Asher Rare Books and the Antiquariaat Forum have released a catalogue of Middle & South America. The material ranges from the 16th through the 20th century, but it is mostly quite old, dating to Spanish colonial times or the era of revolution, almost two centuries ago. It is interesting to see such a collection from a Dutch bookseller. While the Dutch were the greatest of travelers in the 16th and 17th century and a great colonial power, their influence in this part of the world was limited. They had extensive holdings in the East Indies, and of course, New York and other areas along the eastern seaboard of today's U.S.A. were Dutch. In South and Central America, Dutch control was limited to Suriname and Guyana. Nevertheless, the Dutch were always interested in reading about far away lands, and many of the books offered in this catalogue originated in other countries, the different languages attesting to this variety. Here are some of these books.
We start with a somewhat mysterious figure who nonetheless proved to be a very popular writer around the turn of the 18th century. Alexandre Exquemelin was sold into indentured servitude as a youth, subject to an unkind master. Fortunately, he was bought out by a more generous master, a barber-surgeon who taught Exquemelin his trade (today we would not want our barber to also be our surgeon, but this was another time). However, he was still broke and adventurous when his term expired, so Alexandre Exquemelin signed on with Henry Morgan and his pirates. For five years, he was one of the real Pirates of the Caribbean. After that, Exquemelin decided to return to the more respectable trade he learned, along with being an author. He wrote his book about pirates in America, which appeared in many languages in the late 17th and early 18th century. It was first published in Dutch, Exquemelin having settled in the Netherlands. Item 18 is a second (expanded) Dutch edition of Historie der boecaniers, of vrybuyters van America, published in 1700. Exquemelin's account has to be taken with a grain of salt, as he changed it to suit the audience of whichever language in which a particular edition was published. Nonetheless, this is probably the best look available at the life of a pirate in the late 17th century. What finally happened to Exquemelin is unknown. He served as a surgeon during the French raid on Cartagena, back in the West Indies, in 1697, about two decades after his pirate days. After that, he declined a request to further revise his book, saying he planned to go to America, and from there disappeared from history. Item 18. Priced at €6,950 (euros, or roughly $8,921 in U.S. currency).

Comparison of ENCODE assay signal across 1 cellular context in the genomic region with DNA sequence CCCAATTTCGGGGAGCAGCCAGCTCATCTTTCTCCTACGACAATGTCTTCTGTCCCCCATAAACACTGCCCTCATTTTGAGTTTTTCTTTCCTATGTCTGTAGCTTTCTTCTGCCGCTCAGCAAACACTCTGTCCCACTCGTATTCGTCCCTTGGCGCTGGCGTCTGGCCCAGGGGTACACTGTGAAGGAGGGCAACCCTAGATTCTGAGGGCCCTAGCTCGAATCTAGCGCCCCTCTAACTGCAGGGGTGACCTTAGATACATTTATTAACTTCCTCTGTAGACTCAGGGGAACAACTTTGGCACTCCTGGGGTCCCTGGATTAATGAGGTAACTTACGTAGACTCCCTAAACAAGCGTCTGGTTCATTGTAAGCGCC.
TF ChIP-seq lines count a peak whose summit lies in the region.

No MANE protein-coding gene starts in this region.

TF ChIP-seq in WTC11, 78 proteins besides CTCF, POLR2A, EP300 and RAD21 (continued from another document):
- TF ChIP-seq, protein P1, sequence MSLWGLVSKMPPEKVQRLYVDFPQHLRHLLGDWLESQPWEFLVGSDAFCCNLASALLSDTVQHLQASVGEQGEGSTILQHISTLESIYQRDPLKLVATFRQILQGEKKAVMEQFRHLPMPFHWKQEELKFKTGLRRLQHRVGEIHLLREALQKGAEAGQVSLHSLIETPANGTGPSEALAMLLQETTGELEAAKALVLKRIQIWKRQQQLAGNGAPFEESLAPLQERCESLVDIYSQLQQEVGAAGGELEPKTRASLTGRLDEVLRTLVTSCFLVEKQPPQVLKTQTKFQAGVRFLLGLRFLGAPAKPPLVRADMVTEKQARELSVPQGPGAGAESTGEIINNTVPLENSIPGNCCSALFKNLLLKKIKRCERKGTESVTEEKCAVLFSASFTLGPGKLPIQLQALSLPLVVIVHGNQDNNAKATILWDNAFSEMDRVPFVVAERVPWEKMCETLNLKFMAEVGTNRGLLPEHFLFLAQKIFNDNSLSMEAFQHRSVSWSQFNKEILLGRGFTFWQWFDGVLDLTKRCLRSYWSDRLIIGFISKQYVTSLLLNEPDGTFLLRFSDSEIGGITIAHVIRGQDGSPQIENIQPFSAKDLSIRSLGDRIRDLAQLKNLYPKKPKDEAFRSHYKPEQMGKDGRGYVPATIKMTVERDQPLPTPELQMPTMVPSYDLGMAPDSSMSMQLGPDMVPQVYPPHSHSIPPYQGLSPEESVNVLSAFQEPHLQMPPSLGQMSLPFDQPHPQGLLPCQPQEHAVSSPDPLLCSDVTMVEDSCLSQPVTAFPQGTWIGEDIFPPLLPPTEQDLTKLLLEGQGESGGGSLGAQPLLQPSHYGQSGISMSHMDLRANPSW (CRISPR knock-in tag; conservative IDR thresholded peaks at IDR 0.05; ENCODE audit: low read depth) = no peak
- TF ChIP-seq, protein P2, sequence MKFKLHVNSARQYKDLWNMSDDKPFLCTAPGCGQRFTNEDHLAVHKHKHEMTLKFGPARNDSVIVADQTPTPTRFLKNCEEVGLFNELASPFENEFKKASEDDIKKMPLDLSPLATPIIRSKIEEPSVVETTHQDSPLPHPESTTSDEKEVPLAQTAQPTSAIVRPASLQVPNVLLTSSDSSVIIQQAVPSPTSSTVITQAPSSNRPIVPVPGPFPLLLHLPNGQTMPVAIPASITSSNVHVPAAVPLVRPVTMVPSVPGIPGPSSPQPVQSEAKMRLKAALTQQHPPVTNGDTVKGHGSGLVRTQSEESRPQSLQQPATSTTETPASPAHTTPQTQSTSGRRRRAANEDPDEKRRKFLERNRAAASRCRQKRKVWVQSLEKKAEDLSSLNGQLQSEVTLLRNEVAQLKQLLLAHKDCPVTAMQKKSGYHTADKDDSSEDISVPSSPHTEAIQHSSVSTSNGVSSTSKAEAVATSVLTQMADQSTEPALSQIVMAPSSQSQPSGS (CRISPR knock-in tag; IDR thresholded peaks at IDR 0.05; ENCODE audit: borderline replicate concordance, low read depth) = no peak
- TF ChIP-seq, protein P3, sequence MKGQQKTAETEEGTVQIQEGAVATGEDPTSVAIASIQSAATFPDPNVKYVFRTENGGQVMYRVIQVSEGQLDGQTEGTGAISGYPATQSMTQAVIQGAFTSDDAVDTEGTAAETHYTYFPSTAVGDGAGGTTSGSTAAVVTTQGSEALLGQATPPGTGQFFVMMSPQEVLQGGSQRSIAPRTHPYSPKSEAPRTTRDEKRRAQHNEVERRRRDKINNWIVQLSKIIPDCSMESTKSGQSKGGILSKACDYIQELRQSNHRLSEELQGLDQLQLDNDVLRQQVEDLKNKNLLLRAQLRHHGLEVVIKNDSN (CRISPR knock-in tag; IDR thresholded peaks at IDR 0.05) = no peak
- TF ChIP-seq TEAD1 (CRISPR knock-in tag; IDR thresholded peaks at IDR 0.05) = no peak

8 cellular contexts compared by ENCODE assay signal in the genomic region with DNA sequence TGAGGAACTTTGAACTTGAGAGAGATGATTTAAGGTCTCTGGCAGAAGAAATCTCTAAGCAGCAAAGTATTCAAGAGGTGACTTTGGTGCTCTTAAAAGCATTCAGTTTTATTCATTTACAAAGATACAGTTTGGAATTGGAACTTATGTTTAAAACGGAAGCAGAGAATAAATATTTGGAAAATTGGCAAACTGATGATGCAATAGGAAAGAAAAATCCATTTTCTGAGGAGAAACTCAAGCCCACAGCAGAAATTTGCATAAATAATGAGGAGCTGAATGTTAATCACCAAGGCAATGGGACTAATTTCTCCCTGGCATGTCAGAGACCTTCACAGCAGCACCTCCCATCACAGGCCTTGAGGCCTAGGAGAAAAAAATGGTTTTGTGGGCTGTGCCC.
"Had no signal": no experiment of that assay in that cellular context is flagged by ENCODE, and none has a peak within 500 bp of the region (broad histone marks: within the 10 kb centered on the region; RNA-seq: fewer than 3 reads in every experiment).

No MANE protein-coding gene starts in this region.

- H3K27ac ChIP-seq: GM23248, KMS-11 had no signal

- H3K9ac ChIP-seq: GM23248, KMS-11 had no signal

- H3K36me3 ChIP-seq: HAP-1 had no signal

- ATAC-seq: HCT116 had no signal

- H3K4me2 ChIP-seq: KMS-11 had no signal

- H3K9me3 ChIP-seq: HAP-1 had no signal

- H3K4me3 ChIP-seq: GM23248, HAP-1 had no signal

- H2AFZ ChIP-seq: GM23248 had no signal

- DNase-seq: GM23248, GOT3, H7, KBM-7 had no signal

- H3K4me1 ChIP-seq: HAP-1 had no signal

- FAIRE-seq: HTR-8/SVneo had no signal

Most of these books cover the Spanish colonial era and independence later on, but this one goes back even further: Recuerdos de la Monarquía Peruana o bosquejo de la historia de los incas (memories of the Peruvian monarchy or sketch of the history of the Incas). It was the work of Justo Sahuaraura, published in Paris in 1850. Sahuaraura was a Peruvian, born around 1775, who joined the priesthood. He supported the revolutionary cause during the period after 1810, imprisoned for his efforts awhile. Sahuaraura traced his ancestry back to the Inca leaders who ruled the land before the arrival of the Spanish. This book is a testament to those earlier leaders, dating back as far as the twelfth century and as late as the last Inca resister, Tupac Amaro. It contains 16 portraits and descriptions of these ancient Inca leaders. Sahuaraura believed the pre-Spanish society was just and well run, a society the descendants of the Incas could rebuild now that they were free again. Item 43. €5,500 (US $7,060).
Here is man who thought the Spanish war with the Indians, at least in Mexico, was justifiable. Some men came to the New World to conquer and exploit the land and its natives; others came to convert those people. Jean Foucher (or Juan Focher) was a French Franciscan who came for the latter purpose, which explains his willingness to justify the war. The cause of converting the Indians was sufficiently noble to justify warring against them. Focher came to Mexico around 1540 and stayed until his death in 1572. His most notable work was a guide for missionaries in converting the Indians to Christianity, the Chichimec Indians in particular. These tribes from central and northern Mexico had been particularly resistant to Spanish rule, hence Focher's willingness to justify the war to subdue them. This book contains instructions on converting the natives and conducting various ceremonies, along with his justification of the Chichimec war. Focher's guide was corrected by Diego Valades and published under the title Itinerarium Catholicum proficiscentium, ad infidels convertendos in 1574, shortly after Focher's death. Item 19. €35,000 (US $44,925).